By contrast, California’s 13.3 percent top tax on personal income and capital gains is so high that Tom Siebel, one of the Bay Area’s most prominent entrepreneurs, told the Silicon Valley Business Journal this month, “I think every responsible chief executive officer has to consider moving their company out of California. If you’re not considering that, you’re not fulfilling your job for your shareholders and your employees.”

“Anyone who doesn’t believe that this latest departure isn’t a threat to California’s economy is a business-climate denier,” Jim Wunderman, president and CEO of the Bay Area Council, said in a statement. “We are watching the unraveling of one of the world’s mightiest economies and the consequences will be devastating.”

Dan McLaughlin reviewed claims that Senator David Perdue (R., Ga.) had engaged in insider trading to enrich himself from information obtained from his role in office. Spoiler: Dan wasn’t impressed:

There is far less here than meets the eye. The one example of possibly questionable judgment by Perdue is unrelated to his job as a senator, has been thoroughly examined by federal investigators without any charges, and has obvious, innocent explanations.

Despite the volume of ink spilled on Perdue’s investments, many of the accusations against him fail for simple reasons. There are five core elements to insider trading: (1) receiving information, (2) in a confidential relationship, (3) when the information is non-public, (4) the information is material (important enough to affect a reasonable investor’s decision), and (5) one trades on it before it becomes public. In a typical insider-trading case, the big fights are over the more technical elements — the materiality of information and whether the investor received it in some confidential capacity, such as serving on a company’s board or (in Perdue’s case) through briefings to Congress. But most of the insider-trading theories about Perdue’s trades fall down at a much more basic level: they either lack evidence that Perdue received information or made the trades himself; or they cite instances of Perdue selling stock before good news as opposed to bad news became public as evidence of wrongdoing, which is backwards; or they ignore obvious indicators that Perdue’s trades are inconsistent with receiving inside information. . . .

David Bahnsen came to the defense of capitalism and, in a nutshell, explained what we’re trying to do here at Capital Matters:

Somehow, I doubt even Bill Buckley could have predicted that “standing athwart history, yelling stop” would have meant, in 2020, an actual plea in the United States of America to repudiate the failed and catastrophic economic worldview of the 20th century. Yet here we are. And perhaps even more surprisingly (and disappointingly), we find ourselves not having to fight the forces of socialism and collectivism primarily on Capitol Hill (though surely there, too), but even more so in the halls of academia and, horror of horrors, in corporate America herself. Nowhere is the danger of lurking progressive economic fallacy more perverse than in the institutions that owe their existence to the majesty of freedom and capital markets.

In an age when too many in the political class, the ivory tower, and yes, even Fortune 500 companies have abandoned the empirical testimony of history and rejected the inherent morality of markets, the duty those of us have to defend ordered liberty is most profound.

National Review Institute, the nonprofit journalistic think tank that supports the National Review mission, has collaborated with NR to launch a new, bold project — National Review Capital Matters — because we take this duty seriously and believe that the greatest defense against the argument of leftist economics is to, well, win the argument. . . .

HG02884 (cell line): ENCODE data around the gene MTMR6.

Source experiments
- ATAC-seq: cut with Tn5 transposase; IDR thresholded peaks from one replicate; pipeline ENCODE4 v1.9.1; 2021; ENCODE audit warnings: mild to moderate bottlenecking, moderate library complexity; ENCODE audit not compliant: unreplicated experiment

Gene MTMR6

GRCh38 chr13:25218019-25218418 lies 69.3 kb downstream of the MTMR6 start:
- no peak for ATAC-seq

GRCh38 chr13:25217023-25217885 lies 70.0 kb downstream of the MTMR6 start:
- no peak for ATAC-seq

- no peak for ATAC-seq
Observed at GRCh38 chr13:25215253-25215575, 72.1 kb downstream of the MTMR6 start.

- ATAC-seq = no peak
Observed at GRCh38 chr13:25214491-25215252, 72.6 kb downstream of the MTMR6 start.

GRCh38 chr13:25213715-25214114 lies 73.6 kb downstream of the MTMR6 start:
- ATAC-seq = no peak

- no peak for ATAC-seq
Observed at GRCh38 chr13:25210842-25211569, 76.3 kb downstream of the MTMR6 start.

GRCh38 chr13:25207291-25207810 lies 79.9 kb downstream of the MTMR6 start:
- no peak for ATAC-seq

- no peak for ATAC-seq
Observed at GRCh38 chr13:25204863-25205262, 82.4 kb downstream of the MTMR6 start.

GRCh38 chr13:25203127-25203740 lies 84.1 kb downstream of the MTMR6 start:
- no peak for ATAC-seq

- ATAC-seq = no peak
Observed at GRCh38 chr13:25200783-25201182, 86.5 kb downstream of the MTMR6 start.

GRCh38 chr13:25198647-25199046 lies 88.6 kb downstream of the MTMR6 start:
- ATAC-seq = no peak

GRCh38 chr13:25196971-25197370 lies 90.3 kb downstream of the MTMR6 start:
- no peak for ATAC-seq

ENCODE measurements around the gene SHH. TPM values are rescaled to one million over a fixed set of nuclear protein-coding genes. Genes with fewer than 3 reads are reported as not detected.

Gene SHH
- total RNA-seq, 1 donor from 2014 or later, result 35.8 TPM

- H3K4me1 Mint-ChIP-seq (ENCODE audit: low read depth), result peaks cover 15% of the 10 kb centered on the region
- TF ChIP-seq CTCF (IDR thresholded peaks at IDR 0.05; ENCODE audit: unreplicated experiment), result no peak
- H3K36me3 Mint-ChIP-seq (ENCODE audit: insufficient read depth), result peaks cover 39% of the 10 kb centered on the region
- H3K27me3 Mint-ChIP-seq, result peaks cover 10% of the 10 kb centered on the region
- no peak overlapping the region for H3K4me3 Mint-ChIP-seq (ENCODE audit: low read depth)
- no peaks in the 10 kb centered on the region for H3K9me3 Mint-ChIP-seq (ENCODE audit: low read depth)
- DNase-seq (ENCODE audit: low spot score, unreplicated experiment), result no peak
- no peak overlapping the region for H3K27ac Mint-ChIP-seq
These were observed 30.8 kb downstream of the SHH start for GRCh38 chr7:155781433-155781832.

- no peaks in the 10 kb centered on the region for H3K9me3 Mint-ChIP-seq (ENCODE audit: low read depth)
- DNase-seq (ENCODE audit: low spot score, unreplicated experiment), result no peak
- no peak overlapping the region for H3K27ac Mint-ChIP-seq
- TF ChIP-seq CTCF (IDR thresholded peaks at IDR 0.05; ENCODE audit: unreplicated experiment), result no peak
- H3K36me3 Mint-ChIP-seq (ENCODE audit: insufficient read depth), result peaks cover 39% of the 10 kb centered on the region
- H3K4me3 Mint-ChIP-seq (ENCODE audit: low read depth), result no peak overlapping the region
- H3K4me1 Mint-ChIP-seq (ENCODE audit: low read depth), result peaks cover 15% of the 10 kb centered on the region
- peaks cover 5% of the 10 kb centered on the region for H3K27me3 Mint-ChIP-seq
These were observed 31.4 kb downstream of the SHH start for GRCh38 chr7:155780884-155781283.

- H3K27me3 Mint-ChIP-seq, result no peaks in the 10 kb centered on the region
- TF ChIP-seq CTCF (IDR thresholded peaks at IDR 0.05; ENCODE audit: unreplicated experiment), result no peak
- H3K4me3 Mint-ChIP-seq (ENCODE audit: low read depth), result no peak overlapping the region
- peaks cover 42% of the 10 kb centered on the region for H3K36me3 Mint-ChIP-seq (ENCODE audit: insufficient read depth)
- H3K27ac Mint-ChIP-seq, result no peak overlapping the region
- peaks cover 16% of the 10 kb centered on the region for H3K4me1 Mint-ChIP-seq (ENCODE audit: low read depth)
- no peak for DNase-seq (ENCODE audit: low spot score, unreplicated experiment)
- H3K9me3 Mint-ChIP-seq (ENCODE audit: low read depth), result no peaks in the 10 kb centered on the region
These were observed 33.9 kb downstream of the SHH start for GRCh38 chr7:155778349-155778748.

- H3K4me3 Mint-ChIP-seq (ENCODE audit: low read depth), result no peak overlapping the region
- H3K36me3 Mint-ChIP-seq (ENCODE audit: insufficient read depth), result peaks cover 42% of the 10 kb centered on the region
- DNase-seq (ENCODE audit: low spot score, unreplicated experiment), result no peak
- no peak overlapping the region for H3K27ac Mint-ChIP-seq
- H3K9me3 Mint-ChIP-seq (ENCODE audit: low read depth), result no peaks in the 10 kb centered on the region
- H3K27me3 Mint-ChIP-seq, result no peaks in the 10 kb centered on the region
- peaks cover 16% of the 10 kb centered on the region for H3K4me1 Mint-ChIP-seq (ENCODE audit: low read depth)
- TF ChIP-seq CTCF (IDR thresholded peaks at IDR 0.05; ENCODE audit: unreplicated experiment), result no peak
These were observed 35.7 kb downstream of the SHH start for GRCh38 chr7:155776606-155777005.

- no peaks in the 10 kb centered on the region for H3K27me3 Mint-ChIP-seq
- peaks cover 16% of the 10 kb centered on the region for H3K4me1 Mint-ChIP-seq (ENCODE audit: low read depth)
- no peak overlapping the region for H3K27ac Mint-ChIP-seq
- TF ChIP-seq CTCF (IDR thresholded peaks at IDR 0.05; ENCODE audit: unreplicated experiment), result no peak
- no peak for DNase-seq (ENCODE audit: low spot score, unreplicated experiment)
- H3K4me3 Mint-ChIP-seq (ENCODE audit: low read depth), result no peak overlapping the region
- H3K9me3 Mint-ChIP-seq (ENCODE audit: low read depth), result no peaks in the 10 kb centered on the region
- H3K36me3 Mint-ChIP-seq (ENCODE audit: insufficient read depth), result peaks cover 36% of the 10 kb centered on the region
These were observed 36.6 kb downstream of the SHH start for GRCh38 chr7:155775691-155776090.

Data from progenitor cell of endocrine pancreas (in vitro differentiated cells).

Alexander William Salter got down and (moon) dirty:

NASA is paying for moon rocks. In September, America’s civil space agency announced its intention to purchase lunar regolith. On December 3, NASA said it was buying from four companies, two from the United States and two international. The price for the moon-rock contracts? As high as $15,000, and as low as $1! Not exactly an extraterrestrial gold rush, but for those looking for pro-commerce space policy, it’s a welcome step.

Intriguingly, NASA administrator Jim Bridenstine affirmed that these were “in-place” transfers of ownership. The companies don’t actually have to bring the materials back to earth. The primary motivation for the program isn’t science. And neither is it money: These paltry sums are hardly a financial incentive for making a market in space dirt. Instead, the goal is to create precedent. The rules for using and transferring space resources, which historically have been fuzzy, just became a little more concrete.

David Bahnsen subjected share buybacks to a richly deserved critique:

Stock buybacks have often been presented as a case for dividend payments being obsolete — that companies have a consistent, repeatable, beneficial, tax-efficient way of returning cash to shareholders now that trumps dividends. I have responded to this argument for years by pointing out: (a) authorizations for buybacks do not have to be executed; (b) most buybacks just offset new share issuance being used as employee compensation; (c) you just compound risk with buybacks — you can’t eat the reverse-diluted share, and then the whammy of them all. . . .

Stock buybacks aren’t repeatable, consistent, growing returns of cash to shareholders. They are the first thing to go when the going gets rough, they are inconsistent, and the actual invisible cash they represent to shareholders is dubious, to begin with, because of competing accounting realities.

Exactly right. Buybacks should not (as some argue) be banned, but give me a dividend any day.

William Levin looked at one of the most abused notions in the climate-change debate: time.

While the scientific time horizon for combating climate change is 80-150 years, the political time horizon is 1.5-10 years. Ten years is an ideal framing window for demanding immediate action. It is close enough to justify urgency, but sufficiently distant (and outside the election cycle) so as never to be provably wrong. That is the strategy employed repeatedly, if illogically, since the 1980s.